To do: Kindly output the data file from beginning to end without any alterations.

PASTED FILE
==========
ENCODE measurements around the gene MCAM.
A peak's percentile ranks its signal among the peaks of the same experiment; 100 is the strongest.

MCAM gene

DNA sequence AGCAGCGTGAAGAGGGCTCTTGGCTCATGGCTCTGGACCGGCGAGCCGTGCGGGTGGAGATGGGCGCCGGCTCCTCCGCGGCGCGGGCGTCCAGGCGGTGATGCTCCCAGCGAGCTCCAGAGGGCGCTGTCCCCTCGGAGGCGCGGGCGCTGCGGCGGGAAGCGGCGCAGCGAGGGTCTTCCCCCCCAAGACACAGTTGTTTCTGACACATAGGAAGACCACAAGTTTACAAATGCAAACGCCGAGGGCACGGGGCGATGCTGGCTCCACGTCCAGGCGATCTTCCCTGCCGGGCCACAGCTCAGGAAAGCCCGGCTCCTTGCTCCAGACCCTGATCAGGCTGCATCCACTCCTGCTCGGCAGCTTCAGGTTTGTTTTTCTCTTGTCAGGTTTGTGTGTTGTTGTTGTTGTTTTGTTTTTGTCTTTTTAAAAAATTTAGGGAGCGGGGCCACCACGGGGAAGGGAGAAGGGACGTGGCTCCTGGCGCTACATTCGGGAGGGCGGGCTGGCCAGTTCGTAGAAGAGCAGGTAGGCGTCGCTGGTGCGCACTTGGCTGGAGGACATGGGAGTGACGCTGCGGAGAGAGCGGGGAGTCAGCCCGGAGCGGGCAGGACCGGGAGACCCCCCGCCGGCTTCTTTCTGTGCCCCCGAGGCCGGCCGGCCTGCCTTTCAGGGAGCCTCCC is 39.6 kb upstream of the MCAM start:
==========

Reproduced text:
ENCODE measurements around the gene MCAM.
A peak's percentile ranks its signal among the peaks of the same experiment; 100 is the strongest.

MCAM gene

DNA sequence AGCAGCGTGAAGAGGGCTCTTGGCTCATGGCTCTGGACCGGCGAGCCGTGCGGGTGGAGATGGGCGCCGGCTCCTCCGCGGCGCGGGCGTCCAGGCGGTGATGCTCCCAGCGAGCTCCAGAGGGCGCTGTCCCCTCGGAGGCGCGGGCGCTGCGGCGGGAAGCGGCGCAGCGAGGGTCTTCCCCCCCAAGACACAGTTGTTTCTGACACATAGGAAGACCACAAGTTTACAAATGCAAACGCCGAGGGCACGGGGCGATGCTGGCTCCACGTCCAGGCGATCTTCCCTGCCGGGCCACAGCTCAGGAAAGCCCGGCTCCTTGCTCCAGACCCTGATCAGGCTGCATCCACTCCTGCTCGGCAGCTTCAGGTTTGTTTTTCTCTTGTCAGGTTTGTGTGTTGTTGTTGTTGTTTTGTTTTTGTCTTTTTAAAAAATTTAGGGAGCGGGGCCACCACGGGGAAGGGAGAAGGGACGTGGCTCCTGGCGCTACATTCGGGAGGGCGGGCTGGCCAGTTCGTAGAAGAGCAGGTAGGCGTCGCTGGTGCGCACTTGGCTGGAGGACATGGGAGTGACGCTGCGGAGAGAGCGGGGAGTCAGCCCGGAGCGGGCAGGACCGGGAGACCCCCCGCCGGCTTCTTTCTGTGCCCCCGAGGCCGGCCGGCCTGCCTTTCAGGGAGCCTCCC is 39.6 kb upstream of the MCAM start: